Studium: Master Visuelle Kommunikation
Mentor*innen: Paloma López, Jiri Oplatek, Hansmartin Siegrist
Today we find ourselves increasingly surrounded by algorithms when working on devices with screens. This brings about new challenges, such as the ever-evolving definition of design and a need for changes in product design. As a society, we spend a tremendous amount of time on-screen; thus, digital design becomes essential. These digital design products all have one thing in common though: they are basically built on programming languages.
The Entwurfsphase of design has always included systematic as well as experimental aspects that can be understood as a creative form of expression.
The intent of this thesis is both to integrate this creative aspect and provide a supplemental tool for the discovery stage of the design process, exploring the space in-between computer science and art.
Throughout history, people have supported the idea that science and art go hand in hand. However, neither science nor design alone have the power to create something beautiful; but as soon as science and design converge, beautiful things start to happen (Follet, 2018). New technologies benefit the arts and artists, creating new tools, modes and styles of expression (Hertzmann, 2018). Besides, “art challenges technology, technology inspires art” (Catmull and Wallace, 2014).
This thesis aims to translate the Entwurfsphase of the design process into the realms of programming. The outcome is a creative approach to coding that enables a novel and dynamic idea-generating method that can be split into two parts; one being logical and the other experimental and intuitive. This process involves reverse-engineering techniques and allows the creator to save sketches as well as step back and observe a variety of outcomes at any given stage in order to critically evaluate things with utmost efficiency.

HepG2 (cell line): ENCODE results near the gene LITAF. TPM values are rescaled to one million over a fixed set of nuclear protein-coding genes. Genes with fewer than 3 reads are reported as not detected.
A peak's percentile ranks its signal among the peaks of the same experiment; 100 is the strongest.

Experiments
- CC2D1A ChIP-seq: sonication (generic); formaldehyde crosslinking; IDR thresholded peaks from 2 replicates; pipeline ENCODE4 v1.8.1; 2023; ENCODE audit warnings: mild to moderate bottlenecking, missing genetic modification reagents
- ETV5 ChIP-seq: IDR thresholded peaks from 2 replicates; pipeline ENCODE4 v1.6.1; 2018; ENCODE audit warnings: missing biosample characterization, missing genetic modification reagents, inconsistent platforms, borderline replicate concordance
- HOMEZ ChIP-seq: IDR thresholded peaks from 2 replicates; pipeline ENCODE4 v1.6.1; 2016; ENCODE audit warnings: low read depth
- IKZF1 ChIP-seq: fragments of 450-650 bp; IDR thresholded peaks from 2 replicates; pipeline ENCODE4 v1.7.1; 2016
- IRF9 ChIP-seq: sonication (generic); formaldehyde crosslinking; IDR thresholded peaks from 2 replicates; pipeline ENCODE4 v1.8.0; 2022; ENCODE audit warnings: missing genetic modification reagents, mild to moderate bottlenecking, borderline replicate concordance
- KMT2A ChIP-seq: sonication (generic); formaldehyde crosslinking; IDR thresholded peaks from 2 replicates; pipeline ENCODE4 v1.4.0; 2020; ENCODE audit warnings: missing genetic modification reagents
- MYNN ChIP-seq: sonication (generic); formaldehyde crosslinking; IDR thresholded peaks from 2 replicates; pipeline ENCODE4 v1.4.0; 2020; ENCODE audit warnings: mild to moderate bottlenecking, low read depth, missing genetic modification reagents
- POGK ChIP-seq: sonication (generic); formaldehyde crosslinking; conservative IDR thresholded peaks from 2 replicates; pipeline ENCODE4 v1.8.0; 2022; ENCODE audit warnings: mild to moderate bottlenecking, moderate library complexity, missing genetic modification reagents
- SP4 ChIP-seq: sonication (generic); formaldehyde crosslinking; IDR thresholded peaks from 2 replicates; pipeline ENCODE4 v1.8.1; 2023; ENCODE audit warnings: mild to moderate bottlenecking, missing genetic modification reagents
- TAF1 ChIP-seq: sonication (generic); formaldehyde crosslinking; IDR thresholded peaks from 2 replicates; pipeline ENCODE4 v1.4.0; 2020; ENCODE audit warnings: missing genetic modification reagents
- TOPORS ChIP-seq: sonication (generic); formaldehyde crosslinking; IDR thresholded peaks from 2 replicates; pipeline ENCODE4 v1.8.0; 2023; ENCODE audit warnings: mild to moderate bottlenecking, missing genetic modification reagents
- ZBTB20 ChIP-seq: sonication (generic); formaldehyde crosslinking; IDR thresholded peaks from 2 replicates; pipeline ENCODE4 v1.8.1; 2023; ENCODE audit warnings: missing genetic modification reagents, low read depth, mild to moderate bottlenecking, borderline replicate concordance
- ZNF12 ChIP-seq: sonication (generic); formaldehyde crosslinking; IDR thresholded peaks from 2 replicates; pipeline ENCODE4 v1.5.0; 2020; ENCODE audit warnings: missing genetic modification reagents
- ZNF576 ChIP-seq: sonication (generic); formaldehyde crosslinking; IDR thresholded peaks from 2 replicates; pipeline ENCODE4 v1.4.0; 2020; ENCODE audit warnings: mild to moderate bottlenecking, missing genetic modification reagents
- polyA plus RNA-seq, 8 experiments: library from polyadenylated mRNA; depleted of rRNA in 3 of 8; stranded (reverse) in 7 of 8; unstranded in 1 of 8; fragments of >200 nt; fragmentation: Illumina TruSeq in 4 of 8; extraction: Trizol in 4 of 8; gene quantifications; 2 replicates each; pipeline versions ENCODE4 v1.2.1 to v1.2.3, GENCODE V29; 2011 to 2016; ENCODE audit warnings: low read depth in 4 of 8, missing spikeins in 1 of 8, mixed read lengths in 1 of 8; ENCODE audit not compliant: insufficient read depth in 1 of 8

Programming opens up doors beyond the limitations of the somewhat static computer-aided design, allowing the designer to write specialized software for a specific purpose.
Such technical benefits allow users to establish a closer interaction with a computer and, thereby, also with a design. Leveraging computer capabilities through programming allows for the creation of visuals that might not be achievable by hand.
The ability to save and retrace at any given time during this process allows for the added benefit of quickly building an archive. Such efficiency facilitates the creative process by freeing up more time for exploration rather than final production. Mathematics, mainly trigonometric functions, appear to be crucial to this creative process, enabling motion design and more.
A designer is by no means redundant or superfluous in this process, while a user directs the experiment through knowledge, expertise, creativity, and intuition, guiding the tool until the desired result is achieved.
This thesis shall constitute additive value to other design processes by indicating new possibilities for creatives. It is inspired by the process taught at the Basel School of Design in the ’60s as an interplay of conscious acting with an unpredictable technical aspect. It further encourages the enthusiasm to overcome the initial difficulties of programming by building a framework of learning and growth. The project sheds light on possibilities and potentials we are able to tap into to digitally supplement the creative process.